Organic Solid Waste Bio-treatment in China and UK: Research and Practice

Organic Solid Waste Bio-treatment in China and UK: Research and Practice

Webinar, 18 Dec 23, 10-11:00 a.m. Chaired by Dr Jane Gilbert, Carbon Clarity. Registration is now closed; recording available upon request.

Jenny Grant is is Head of Organics and Natural Capital for the REA (the Association for Renewable Energy and Clean Technology). Jenny has been involved with the organics recycling industry for over 20 years. REA Organics promotes the benefits of composting, aerobic and anaerobic digestion and other biological treatment and the use of biologically treated materials. Jenny works with Government and Regulators on behalf of members. She provides technical advice to compost producers and AD operators, delivers training, assists operators with achieving end of waste certification and advises on recycling of organics to land.

Li Xie, PhD, is a full professor at the College of Environmental Science and Engineering, Tongji University, China. Her major research interests are the bioconversion of waste streams to bioproducts, biofuels, and bioenergy, via the optimisation of the fermentation and digestion processes and the development of other sustainable solutions for wastewater and organic waste treatment. She is a member of the management committee of Shanghai environmental microbes, and has been working with a range of organisations and research bodies. She has coordinated and participated in a large number of projects supported by both national funding and ministry of scientific technology over the last 20 years, resulting in more than 80 scientific publications and 5 patents.

As one of the world’s fastest developing countries, China is inevitably facing the problem of organic wastes. Dr. Xie will provide an overview of the current state, policies and bioconversion technologies, including anaerobic digestion and composting, that are currently applied in China.

Yingying He is a PhD candidate in the college of Environmental Science and Engineering at Tongji University, specialising in the biotransformation of organic solid waste. Yingying has participated in several national key projects in China during her Master and PhD studies, focusing on the optimisation of the composting performance and efficiency, including the development of microbial agents and the exploration of new materials for high-efficient food waste composting. Her work has resulted in several journal papers on composting, showcasing her contribution to this research field.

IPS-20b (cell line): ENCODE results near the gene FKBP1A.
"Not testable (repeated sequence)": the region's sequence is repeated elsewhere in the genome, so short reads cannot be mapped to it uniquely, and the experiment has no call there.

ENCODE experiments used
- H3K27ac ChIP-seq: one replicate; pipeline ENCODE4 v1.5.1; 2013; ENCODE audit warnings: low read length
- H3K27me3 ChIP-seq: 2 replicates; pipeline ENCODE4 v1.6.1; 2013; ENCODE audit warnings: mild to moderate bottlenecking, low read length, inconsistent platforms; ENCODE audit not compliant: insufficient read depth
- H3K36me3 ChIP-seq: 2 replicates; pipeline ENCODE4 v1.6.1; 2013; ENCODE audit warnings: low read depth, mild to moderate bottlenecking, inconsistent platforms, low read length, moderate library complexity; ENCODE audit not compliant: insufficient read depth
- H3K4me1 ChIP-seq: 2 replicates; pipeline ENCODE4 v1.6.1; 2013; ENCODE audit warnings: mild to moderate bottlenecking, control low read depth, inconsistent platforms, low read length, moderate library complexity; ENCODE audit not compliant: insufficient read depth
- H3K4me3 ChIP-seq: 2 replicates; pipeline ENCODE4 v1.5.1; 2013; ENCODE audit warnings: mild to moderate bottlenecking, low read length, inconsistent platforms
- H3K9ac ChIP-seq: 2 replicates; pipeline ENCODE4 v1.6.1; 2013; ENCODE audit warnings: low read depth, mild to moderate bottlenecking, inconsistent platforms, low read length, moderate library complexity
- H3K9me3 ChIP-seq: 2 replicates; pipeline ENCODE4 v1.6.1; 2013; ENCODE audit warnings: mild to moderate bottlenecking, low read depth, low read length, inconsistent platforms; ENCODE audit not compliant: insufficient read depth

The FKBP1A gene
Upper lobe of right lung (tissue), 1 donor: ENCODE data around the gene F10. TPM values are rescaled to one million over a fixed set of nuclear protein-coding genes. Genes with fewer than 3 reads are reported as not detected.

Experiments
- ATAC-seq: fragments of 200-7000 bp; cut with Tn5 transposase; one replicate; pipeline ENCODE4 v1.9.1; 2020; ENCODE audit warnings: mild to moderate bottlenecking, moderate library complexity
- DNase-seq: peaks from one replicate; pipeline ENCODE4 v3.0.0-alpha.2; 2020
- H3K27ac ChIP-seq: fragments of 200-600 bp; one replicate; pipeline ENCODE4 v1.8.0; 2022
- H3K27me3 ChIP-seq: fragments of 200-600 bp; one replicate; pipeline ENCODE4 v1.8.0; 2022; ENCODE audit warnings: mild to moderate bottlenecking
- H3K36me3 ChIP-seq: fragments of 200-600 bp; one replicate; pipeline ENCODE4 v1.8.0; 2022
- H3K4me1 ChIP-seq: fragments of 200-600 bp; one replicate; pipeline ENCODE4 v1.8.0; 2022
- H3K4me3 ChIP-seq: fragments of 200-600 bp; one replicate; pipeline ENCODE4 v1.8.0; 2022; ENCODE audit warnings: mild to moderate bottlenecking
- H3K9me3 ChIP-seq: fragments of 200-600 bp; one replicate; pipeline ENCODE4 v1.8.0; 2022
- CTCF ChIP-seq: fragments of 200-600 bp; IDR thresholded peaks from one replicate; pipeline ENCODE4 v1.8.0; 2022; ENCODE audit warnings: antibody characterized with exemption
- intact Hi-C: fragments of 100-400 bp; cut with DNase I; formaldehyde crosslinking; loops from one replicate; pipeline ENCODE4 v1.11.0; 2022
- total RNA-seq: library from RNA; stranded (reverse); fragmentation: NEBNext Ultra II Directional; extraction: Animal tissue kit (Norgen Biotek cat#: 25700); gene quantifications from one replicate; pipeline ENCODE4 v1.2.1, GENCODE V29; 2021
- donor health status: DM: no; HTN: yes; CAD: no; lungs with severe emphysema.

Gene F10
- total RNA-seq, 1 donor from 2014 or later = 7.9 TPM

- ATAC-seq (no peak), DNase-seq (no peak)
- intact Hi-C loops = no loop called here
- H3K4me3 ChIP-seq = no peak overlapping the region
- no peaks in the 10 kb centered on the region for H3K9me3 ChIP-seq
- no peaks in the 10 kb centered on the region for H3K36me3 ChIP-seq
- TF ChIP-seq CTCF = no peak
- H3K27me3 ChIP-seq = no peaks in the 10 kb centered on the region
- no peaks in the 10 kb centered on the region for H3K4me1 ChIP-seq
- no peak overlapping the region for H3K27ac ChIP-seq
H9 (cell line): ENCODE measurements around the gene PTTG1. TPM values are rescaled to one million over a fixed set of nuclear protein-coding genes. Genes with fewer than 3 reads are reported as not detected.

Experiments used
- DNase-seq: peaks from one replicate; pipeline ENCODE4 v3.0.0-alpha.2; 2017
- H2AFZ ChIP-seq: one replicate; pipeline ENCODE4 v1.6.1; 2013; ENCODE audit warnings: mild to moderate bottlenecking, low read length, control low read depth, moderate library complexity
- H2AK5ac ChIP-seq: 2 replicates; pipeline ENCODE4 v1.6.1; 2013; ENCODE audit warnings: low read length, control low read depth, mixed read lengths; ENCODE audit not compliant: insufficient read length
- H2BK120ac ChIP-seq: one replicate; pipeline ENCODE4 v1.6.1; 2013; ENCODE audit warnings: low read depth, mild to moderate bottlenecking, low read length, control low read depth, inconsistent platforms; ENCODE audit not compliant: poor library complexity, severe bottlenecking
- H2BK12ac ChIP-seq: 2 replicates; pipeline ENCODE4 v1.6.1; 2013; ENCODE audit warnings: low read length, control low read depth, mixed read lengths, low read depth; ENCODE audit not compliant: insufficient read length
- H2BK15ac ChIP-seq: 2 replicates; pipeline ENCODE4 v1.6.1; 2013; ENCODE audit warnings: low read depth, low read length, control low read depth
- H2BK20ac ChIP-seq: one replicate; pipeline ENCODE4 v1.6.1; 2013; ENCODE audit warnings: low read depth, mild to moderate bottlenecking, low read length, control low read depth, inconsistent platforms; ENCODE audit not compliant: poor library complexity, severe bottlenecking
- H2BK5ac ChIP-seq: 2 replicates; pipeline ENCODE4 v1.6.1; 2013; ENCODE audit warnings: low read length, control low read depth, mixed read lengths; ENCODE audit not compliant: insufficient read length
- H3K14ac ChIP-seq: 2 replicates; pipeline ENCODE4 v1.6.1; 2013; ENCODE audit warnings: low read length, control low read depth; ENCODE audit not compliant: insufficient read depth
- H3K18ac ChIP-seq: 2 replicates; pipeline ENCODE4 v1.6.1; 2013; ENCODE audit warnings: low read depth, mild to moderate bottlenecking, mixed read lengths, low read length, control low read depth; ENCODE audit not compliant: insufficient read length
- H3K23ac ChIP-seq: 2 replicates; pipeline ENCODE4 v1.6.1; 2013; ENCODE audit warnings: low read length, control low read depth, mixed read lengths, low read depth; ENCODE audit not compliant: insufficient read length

Co-composting of food waste and agricultural waste is a promising process for organic solid waste management in China, however the decomposition of refractory organic matter and the humification aspects of the process still needs to be further optimised. She will introduce her work and share her thoughts with us.


Organic Waste Processing: Collection, Processing and Challenges, Jenny Grant, REA

Jenny will discuss the UK market for compost, as well as the types and quantities of materials that are collected, how they are processed and what happens to the output. She will outline a number of challenges, as well as forthcoming changes in the industry. Jenny’s presentation can be found here.

Current Situation of Organic Solid Waste Biotreatment in China: From Research to Demonstration, Prof Xie

This presentation focuses on the current context of organic solid waste treatment and disposal in China, with a particular emphasis on the backdrop of the country’s current dual-carbon policies. It highlights the hot topics and innovative directions in the national approach to the handling of organic solid waste, and showcases some of the current research outcomes and challenges faced in this domain within the framework of China’s dual-carbon policy. Recording available to registered attendees upon request.

Optimisation of Aerobic Co-composting of Food Waste and Agricultural Residue Using Biochar-based Additives, YingYing He

As a populous and agricultural country, both food waste and agricultural residues are produced in large quantities in China. Co-composting is a promising method for organic solid waste management in China, however the inconsistent degradation rate of these two materials leads to the stagnation of organic matter decomposition in the later stage, which also has negative impact on the retention of nitrogen in compost. Biochar has been recognised as an accelerator for composting processes due to its unique physical and chemical properties. This presentation introduces the work carried out on biochar-inoculation and iron-carbon combinations in order to further explore the potential of biochar in degrading organic matter in aerobic composting, thereby obtaining high-quality compost. Recording available to registered attendees upon request.